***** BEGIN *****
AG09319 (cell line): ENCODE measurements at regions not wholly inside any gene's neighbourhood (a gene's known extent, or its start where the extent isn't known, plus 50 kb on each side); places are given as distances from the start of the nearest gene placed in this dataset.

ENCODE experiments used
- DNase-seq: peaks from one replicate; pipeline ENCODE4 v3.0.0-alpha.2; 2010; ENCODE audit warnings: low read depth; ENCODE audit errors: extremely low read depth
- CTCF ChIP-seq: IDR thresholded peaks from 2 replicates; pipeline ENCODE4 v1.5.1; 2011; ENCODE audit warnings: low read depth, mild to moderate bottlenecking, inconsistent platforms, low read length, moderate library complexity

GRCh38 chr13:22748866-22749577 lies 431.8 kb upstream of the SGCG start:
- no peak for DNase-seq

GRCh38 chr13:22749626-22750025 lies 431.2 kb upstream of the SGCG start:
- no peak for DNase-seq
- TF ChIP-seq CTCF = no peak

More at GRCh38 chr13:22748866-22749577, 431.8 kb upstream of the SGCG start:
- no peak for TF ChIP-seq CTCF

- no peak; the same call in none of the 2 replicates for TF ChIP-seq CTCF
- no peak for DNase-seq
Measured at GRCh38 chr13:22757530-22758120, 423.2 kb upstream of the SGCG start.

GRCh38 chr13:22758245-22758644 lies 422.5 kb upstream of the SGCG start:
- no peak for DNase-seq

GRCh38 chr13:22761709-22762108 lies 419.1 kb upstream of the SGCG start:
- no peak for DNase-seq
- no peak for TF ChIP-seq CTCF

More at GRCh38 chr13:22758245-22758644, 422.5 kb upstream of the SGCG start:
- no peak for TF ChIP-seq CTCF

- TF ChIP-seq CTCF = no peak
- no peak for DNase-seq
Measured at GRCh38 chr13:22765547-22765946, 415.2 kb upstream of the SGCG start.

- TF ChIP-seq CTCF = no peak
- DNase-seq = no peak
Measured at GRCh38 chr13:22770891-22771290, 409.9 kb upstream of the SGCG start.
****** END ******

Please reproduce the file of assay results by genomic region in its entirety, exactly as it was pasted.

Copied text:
AG09319 (cell line): ENCODE measurements at regions not wholly inside any gene's neighbourhood (a gene's known extent, or its start where the extent isn't known, plus 50 kb on each side); places are given as distances from the start of the nearest gene placed in this dataset.

ENCODE experiments used
- DNase-seq: peaks from one replicate; pipeline ENCODE4 v3.0.0-alpha.2; 2010; ENCODE audit warnings: low read depth; ENCODE audit errors: extremely low read depth
- CTCF ChIP-seq: IDR thresholded peaks from 2 replicates; pipeline ENCODE4 v1.5.1; 2011; ENCODE audit warnings: low read depth, mild to moderate bottlenecking, inconsistent platforms, low read length, moderate library complexity

GRCh38 chr13:22748866-22749577 lies 431.8 kb upstream of the SGCG start:
- no peak for DNase-seq

GRCh38 chr13:22749626-22750025 lies 431.2 kb upstream of the SGCG start:
- no peak for DNase-seq
- TF ChIP-seq CTCF = no peak

More at GRCh38 chr13:22748866-22749577, 431.8 kb upstream of the SGCG start:
- no peak for TF ChIP-seq CTCF

- no peak; the same call in none of the 2 replicates for TF ChIP-seq CTCF
- no peak for DNase-seq
Measured at GRCh38 chr13:22757530-22758120, 423.2 kb upstream of the SGCG start.

GRCh38 chr13:22758245-22758644 lies 422.5 kb upstream of the SGCG start:
- no peak for DNase-seq

GRCh38 chr13:22761709-22762108 lies 419.1 kb upstream of the SGCG start:
- no peak for DNase-seq
- no peak for TF ChIP-seq CTCF

More at GRCh38 chr13:22758245-22758644, 422.5 kb upstream of the SGCG start:
- no peak for TF ChIP-seq CTCF

- TF ChIP-seq CTCF = no peak
- no peak for DNase-seq
Measured at GRCh38 chr13:22765547-22765946, 415.2 kb upstream of the SGCG start.

- TF ChIP-seq CTCF = no peak
- DNase-seq = no peak
Measured at GRCh38 chr13:22770891-22771290, 409.9 kb upstream of the SGCG start.